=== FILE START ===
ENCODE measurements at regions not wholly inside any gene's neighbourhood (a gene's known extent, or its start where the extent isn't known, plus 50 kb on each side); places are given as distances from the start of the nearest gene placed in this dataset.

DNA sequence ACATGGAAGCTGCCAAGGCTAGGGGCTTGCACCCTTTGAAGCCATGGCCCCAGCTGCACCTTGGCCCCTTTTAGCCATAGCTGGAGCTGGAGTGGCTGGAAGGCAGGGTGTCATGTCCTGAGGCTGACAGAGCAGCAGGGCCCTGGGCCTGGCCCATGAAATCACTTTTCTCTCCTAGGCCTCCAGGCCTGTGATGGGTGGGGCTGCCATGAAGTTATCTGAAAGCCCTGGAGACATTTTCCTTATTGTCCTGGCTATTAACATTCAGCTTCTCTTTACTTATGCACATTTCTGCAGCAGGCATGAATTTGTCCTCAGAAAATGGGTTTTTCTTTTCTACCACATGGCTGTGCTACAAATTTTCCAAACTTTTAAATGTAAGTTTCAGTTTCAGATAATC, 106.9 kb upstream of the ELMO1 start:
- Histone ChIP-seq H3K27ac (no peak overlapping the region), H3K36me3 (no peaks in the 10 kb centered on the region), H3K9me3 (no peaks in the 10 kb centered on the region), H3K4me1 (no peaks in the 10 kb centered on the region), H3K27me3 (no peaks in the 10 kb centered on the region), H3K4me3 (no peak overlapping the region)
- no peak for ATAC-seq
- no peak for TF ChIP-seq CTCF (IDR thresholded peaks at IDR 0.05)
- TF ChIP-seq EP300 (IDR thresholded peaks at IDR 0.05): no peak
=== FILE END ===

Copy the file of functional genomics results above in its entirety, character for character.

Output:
ENCODE measurements at regions not wholly inside any gene's neighbourhood (a gene's known extent, or its start where the extent isn't known, plus 50 kb on each side); places are given as distances from the start of the nearest gene placed in this dataset.

DNA sequence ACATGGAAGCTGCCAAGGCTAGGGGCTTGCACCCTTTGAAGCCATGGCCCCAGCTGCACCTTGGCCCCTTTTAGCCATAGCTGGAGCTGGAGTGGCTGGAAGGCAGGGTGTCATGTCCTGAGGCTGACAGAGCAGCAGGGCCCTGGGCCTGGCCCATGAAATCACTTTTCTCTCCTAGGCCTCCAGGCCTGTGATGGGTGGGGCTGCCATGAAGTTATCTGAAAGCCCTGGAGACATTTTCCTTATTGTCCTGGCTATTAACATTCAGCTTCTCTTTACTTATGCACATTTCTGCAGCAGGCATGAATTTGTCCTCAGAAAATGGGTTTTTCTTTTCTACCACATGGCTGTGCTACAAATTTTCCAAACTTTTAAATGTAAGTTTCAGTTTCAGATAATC, 106.9 kb upstream of the ELMO1 start:
- Histone ChIP-seq H3K27ac (no peak overlapping the region), H3K36me3 (no peaks in the 10 kb centered on the region), H3K9me3 (no peaks in the 10 kb centered on the region), H3K4me1 (no peaks in the 10 kb centered on the region), H3K27me3 (no peaks in the 10 kb centered on the region), H3K4me3 (no peak overlapping the region)
- no peak for ATAC-seq
- no peak for TF ChIP-seq CTCF (IDR thresholded peaks at IDR 0.05)
- TF ChIP-seq EP300 (IDR thresholded peaks at IDR 0.05): no peak